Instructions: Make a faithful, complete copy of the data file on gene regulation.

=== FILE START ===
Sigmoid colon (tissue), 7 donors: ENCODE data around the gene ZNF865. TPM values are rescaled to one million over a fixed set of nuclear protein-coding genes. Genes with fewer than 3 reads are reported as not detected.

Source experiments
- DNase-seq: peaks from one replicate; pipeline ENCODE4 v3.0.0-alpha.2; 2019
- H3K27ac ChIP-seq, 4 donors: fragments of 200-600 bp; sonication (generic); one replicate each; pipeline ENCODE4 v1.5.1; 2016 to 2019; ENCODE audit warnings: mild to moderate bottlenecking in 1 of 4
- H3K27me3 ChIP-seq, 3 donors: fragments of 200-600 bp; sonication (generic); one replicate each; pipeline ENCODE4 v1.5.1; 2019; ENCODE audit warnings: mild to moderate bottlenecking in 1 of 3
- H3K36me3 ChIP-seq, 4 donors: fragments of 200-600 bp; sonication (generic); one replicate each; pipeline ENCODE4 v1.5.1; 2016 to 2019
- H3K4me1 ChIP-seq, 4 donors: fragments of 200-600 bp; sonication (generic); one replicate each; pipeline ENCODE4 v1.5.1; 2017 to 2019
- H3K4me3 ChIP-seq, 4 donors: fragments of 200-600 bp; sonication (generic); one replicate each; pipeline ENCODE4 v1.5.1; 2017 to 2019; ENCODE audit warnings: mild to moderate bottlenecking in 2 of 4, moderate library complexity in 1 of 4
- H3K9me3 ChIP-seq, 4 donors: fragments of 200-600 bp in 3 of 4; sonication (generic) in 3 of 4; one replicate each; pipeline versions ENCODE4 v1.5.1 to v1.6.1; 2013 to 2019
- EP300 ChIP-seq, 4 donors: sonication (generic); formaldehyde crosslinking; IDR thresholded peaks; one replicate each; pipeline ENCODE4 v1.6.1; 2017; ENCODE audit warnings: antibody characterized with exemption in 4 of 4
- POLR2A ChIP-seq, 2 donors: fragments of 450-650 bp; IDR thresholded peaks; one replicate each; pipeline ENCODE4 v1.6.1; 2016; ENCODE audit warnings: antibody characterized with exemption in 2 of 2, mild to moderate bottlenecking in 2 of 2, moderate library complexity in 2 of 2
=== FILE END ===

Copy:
Sigmoid colon (tissue), 7 donors: ENCODE data around the gene ZNF865. TPM values are rescaled to one million over a fixed set of nuclear protein-coding genes. Genes with fewer than 3 reads are reported as not detected.

Source experiments
- DNase-seq: peaks from one replicate; pipeline ENCODE4 v3.0.0-alpha.2; 2019
- H3K27ac ChIP-seq, 4 donors: fragments of 200-600 bp; sonication (generic); one replicate each; pipeline ENCODE4 v1.5.1; 2016 to 2019; ENCODE audit warnings: mild to moderate bottlenecking in 1 of 4
- H3K27me3 ChIP-seq, 3 donors: fragments of 200-600 bp; sonication (generic); one replicate each; pipeline ENCODE4 v1.5.1; 2019; ENCODE audit warnings: mild to moderate bottlenecking in 1 of 3
- H3K36me3 ChIP-seq, 4 donors: fragments of 200-600 bp; sonication (generic); one replicate each; pipeline ENCODE4 v1.5.1; 2016 to 2019
- H3K4me1 ChIP-seq, 4 donors: fragments of 200-600 bp; sonication (generic); one replicate each; pipeline ENCODE4 v1.5.1; 2017 to 2019
- H3K4me3 ChIP-seq, 4 donors: fragments of 200-600 bp; sonication (generic); one replicate each; pipeline ENCODE4 v1.5.1; 2017 to 2019; ENCODE audit warnings: mild to moderate bottlenecking in 2 of 4, moderate library complexity in 1 of 4
- H3K9me3 ChIP-seq, 4 donors: fragments of 200-600 bp in 3 of 4; sonication (generic) in 3 of 4; one replicate each; pipeline versions ENCODE4 v1.5.1 to v1.6.1; 2013 to 2019
- EP300 ChIP-seq, 4 donors: sonication (generic); formaldehyde crosslinking; IDR thresholded peaks; one replicate each; pipeline ENCODE4 v1.6.1; 2017; ENCODE audit warnings: antibody characterized with exemption in 4 of 4
- POLR2A ChIP-seq, 2 donors: fragments of 450-650 bp; IDR thresholded peaks; one replicate each; pipeline ENCODE4 v1.6.1; 2016; ENCODE audit warnings: antibody characterized with exemption in 2 of 2, mild to moderate bottlenecking in 2 of 2, moderate library complexity in 2 of 2